One of the treasures of the University of Minnesota’s James Ford Bell collection is Henricus Martellus Germanus’ copy of Cristoforo Buondelmonti’s Descriptio Archipelagi et Cicladum aliarumque Insularum (Description of the Archipelago, the Cyclades, and the Other Islands).
Buondelmonti (c.1385–c.1430), a priest and a member of a prominent Florentine family, began traveling in the Aegean in 1415, starting on the island of Crete. He left home on a mission — to find Greek manuscripts for the humanist scholars of Florence, among whom was Niccolò Niccoli. He bought two manuscripts on Crete, but he also found himself captivated by the picturesque and historic islands of the Aegean world. He undertook a lengthy tour of Crete, first sailing around it, and then crossing it from east to west on horseback. He marveled at and mourned the ruins of antiquity, got briefly captured by bandits, and listened to bitter complaints against Venetian rule. He wrote up his adventures and observations and sent them to Niccolò.
But this was not the end of his travels. Over the next dozen years, he traversed the Greek seas, beginning at Corfu, then going down the western coast of Greece and into the Aegean Sea. He sailed from island to island, writing up a descriptive text about each and drawing a map. The first version of the manuscript, completed in 1420, was dedicated to the wealthy bibliophile, Cardinal Giordano Orsini.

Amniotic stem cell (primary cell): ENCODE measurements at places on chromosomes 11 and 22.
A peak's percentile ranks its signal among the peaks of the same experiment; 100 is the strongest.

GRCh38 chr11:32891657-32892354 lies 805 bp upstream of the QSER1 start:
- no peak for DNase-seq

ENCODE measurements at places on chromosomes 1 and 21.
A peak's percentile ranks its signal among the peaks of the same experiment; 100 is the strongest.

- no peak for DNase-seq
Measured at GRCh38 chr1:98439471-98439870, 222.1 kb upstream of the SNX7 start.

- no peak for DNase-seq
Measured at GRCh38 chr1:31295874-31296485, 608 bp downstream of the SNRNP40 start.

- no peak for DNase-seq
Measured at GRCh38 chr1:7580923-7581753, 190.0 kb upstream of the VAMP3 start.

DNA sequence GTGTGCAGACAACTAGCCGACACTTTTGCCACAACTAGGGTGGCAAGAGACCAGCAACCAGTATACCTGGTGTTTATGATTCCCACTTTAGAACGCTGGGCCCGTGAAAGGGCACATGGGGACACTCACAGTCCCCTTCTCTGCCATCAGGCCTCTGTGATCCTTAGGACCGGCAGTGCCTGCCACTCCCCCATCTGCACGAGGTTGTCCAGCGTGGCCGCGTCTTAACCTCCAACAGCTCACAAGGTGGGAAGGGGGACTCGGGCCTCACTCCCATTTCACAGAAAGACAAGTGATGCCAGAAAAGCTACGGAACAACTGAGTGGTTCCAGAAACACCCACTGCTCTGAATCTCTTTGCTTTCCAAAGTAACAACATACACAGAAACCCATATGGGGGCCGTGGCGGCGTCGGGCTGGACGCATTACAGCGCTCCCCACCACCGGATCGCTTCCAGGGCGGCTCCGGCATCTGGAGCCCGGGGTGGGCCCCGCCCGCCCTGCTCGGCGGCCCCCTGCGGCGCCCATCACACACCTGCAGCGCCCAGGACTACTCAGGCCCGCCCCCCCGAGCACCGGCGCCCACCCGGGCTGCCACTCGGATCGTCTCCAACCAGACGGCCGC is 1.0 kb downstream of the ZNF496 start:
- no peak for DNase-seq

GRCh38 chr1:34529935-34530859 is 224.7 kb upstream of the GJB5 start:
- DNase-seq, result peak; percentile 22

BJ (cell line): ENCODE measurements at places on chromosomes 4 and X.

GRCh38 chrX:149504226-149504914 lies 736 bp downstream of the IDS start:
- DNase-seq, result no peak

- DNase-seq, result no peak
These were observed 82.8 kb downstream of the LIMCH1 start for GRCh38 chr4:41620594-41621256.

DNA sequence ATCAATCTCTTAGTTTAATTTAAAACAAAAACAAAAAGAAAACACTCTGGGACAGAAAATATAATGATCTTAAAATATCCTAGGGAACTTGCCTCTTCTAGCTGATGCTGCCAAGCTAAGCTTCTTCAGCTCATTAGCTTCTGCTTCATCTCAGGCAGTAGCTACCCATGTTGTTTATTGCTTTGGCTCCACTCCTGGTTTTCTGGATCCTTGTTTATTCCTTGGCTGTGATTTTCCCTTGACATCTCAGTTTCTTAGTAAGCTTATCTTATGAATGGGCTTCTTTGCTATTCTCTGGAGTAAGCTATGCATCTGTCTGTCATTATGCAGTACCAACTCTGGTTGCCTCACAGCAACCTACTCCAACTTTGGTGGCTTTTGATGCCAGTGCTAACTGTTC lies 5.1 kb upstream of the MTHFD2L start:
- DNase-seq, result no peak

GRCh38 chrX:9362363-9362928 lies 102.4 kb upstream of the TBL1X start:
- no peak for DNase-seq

Henricus’ version dates from c.1475. In the manuscript presented here, Henricus added maps and text for five new islands: Cyprus, Sicily, Sardinia, Corsica, and Britain. The manuscript is in magnificent shape — the writing is a clear, legible humanistic script. The maps that accompany each entry are in vivid color.
In cooperation with the James Ford Bell Collection, Italica Press presents this book in full color at 8.5 x 11 inches, nearly the full size of the Bell manuscript. The images of all the folios in MS 1475_fmA that appear in this edition are reproduced exactly as photographed for the James Ford Bell Library. This edition also offers a complete transcription of the manuscript, with apparatus, and a full English translation.
Evelyn Edson’s translation remains faithful to Buondelmonti’s humanist Latin while still offering a modern English text. For ease of reference the elements in the heading apparatus in the translation match those of the transcription. The editor has also annotated useful historical, geographical, and bibliographical information and indicated her choice of readings.
This edition will appeal to historians of cartography and to anyone interested in the ancient, medieval, and early modern Mediterranean. It also invites readers to deepen their understanding and enjoyment of this monument of early modern geographical and classical learning.
Preface, Acknowledgements, Introduction, Complete Facsimile, Latin Transcription, English Translation, Bibliography, Index.
Frontispiece, 94 full-color facsimile pages, 1 map.